Economists were expecting a large trade deficit in March based on the settlement of the labor dispute that had throttled shipping ports on the West Coast. However, the actual trade deficit figure released by the Bureau of Economic Analysis (BEA) was $51.4 billion, far surpassing the $41.7 billion estimates. That's the highest trade deficit since October 2008, representing a 43% increase. Total imports increased by 7.7% to $239.2 billion, while exports could only muster a 0.9% increase to $187.8 billion.
Is the March number just an artifact of the port dispute, or are there other structural economic problems at work? Many economists seem to think it's the former. Among them are Barclays Capital economist Jesse Hurwitz, who does not "view such a large trade deficit as a new trend for the US," and Joseph LaVorgna, the Chief US Economist with Deutsche Bank Securities, who points out that the average of the February import slump and the March rebound was "only modestly" above the trend in 2014.
The unusually strong dollar has had some effect by making imports cheaper. Capital Economics Chief Economist Paul Ashworth contends that the currency shifts shouldn’t be blamed for much of the March trade deficit, as it takes time for consumers to change their spending patterns in response to the stronger dollar. Of course, that also assumes that consumers have the disposable income to spend right now.
The export side of the equation may be more problematic. Export orders have dropped off sharply, as the dollar has risen approximately 12% against the currencies of America's primary trading partners. Meanwhile, the manufacturing component of the trade deficit hit a record of $72 billion, prompting Alan Tonelson of the RealityChek blog to note that "claims of a renaissance in US manufacturing don't pass the laugh test." That comment may be a bit harsh, but it's not entirely without merit.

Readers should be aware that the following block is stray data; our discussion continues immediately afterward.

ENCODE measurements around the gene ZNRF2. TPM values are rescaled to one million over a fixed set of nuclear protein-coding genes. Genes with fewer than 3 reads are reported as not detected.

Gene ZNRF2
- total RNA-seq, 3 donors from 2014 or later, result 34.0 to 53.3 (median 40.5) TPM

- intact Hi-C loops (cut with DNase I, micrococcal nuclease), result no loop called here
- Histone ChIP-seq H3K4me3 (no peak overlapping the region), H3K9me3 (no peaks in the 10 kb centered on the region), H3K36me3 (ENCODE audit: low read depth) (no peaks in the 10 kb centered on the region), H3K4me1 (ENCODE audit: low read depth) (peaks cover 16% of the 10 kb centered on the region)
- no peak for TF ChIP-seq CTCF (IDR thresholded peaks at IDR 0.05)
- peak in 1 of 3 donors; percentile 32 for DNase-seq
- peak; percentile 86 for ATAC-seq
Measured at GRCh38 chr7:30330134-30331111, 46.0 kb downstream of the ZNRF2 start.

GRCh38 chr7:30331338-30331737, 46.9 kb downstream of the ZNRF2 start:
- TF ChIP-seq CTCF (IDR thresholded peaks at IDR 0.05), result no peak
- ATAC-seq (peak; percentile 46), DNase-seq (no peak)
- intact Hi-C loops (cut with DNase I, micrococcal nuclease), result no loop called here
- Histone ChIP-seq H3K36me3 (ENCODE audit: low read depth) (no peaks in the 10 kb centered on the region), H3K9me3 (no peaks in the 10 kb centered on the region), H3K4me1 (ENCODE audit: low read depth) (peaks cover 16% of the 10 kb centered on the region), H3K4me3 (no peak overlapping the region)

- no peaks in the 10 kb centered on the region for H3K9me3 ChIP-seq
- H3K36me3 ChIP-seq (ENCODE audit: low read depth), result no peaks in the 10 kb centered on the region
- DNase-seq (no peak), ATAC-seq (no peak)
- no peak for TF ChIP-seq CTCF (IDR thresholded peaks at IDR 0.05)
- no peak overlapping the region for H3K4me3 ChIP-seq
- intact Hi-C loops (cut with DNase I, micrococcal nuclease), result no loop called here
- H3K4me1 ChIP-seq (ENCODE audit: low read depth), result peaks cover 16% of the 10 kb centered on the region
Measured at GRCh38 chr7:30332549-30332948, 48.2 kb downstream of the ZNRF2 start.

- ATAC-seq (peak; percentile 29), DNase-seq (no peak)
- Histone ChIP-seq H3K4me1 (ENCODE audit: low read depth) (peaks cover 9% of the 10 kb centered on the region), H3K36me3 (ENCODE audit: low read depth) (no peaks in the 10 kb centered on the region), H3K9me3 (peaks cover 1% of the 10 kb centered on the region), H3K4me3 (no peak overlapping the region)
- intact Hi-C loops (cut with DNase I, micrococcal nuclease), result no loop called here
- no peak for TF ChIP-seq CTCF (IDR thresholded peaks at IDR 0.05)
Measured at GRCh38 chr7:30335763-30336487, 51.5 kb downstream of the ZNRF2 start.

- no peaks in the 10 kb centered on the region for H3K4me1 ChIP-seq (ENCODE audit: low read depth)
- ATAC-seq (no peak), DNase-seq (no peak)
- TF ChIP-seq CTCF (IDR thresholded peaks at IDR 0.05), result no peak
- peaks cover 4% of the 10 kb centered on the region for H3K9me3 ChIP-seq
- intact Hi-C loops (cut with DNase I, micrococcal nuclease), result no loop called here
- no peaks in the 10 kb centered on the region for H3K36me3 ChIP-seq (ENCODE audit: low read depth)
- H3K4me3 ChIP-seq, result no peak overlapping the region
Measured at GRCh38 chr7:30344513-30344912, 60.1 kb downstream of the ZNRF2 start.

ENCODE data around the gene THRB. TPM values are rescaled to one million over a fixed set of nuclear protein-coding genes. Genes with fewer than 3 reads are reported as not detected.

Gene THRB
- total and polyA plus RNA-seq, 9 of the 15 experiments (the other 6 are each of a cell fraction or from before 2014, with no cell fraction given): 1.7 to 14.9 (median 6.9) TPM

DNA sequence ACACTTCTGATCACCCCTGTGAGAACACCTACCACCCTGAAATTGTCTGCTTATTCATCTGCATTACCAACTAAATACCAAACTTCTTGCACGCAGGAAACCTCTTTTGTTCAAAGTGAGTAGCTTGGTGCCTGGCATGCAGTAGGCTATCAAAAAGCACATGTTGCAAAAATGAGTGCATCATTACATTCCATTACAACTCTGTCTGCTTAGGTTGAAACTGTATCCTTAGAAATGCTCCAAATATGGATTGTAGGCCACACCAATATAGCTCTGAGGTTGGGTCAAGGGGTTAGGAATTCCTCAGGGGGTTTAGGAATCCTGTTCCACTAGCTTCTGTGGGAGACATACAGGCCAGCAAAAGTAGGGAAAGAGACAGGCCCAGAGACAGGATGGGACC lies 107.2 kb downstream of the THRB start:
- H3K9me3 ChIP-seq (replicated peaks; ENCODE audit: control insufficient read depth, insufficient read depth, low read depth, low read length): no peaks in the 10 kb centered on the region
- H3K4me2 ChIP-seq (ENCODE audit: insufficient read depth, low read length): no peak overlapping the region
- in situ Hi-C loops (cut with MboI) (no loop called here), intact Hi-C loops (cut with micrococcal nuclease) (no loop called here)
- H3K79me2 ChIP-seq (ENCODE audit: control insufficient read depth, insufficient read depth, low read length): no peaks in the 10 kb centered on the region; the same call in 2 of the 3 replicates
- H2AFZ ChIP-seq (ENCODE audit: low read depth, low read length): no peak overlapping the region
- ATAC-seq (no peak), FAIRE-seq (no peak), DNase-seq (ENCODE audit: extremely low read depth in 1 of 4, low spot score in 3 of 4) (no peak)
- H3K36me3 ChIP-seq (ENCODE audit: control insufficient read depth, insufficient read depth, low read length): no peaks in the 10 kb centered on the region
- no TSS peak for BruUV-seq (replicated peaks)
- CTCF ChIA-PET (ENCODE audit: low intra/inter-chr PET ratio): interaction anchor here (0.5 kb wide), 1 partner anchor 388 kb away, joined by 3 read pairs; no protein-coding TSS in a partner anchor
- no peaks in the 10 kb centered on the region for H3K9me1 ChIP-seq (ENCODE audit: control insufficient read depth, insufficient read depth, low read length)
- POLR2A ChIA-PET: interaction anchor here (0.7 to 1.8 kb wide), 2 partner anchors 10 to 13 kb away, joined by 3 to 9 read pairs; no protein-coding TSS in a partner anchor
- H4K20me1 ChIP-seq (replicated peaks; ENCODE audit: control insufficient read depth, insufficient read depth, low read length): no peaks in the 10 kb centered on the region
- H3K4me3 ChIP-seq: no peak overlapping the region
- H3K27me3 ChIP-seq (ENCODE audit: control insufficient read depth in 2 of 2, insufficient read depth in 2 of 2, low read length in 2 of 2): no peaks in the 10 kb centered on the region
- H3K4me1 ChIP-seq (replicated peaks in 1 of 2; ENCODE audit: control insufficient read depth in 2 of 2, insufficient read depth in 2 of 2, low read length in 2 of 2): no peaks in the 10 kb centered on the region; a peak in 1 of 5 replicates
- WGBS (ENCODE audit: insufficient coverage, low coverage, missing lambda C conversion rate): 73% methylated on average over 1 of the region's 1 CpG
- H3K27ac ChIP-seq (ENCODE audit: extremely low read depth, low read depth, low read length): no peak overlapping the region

Investors responded poorly to the trade deficit announcement, sending stocks and bond prices lower while the dollar fell. However, the effect was short-lived as positive signs followed. The dollar has been weakening recently, and a report from the Institute for Supply Management showed the services sector index rising to 57.8 (numbers above 50 indicate expansion). Improved growth in the services sector combined with a weakening dollar should narrow the trade imbalance that remains after the temporary surge from the ports.
It's highly likely that the next GDP report will revise Q1 GDP to show an overall contraction rather than the tepid 0.2% growth of the first estimate. Unless there is a similarly poor number for the initial Q2 estimate, the markets should respond with a shrug. That bad news has already been absorbed. Most savvy investors had already expected a large trade deficit and adjusted their portfolios to reflect their concerns.
From a consumer standpoint, what does this trade deficit mean for you? It's probably just a temporary amplification of the current effect of the strong dollar, meaning that imports may be an even better deal than usual for a short time. That may or may not reach consumer level pricing, but for big- ticket items, at least consider imports if you are looking for better deals. If you prefer to buy American goods instead, be prepared to pay more of a premium — at least in the short term.
In summary, everyone agrees that the March trade deficit was skewed by the port dispute. Most (but not all) economists think the effect is mostly transient. In a month, we'll find out who is right.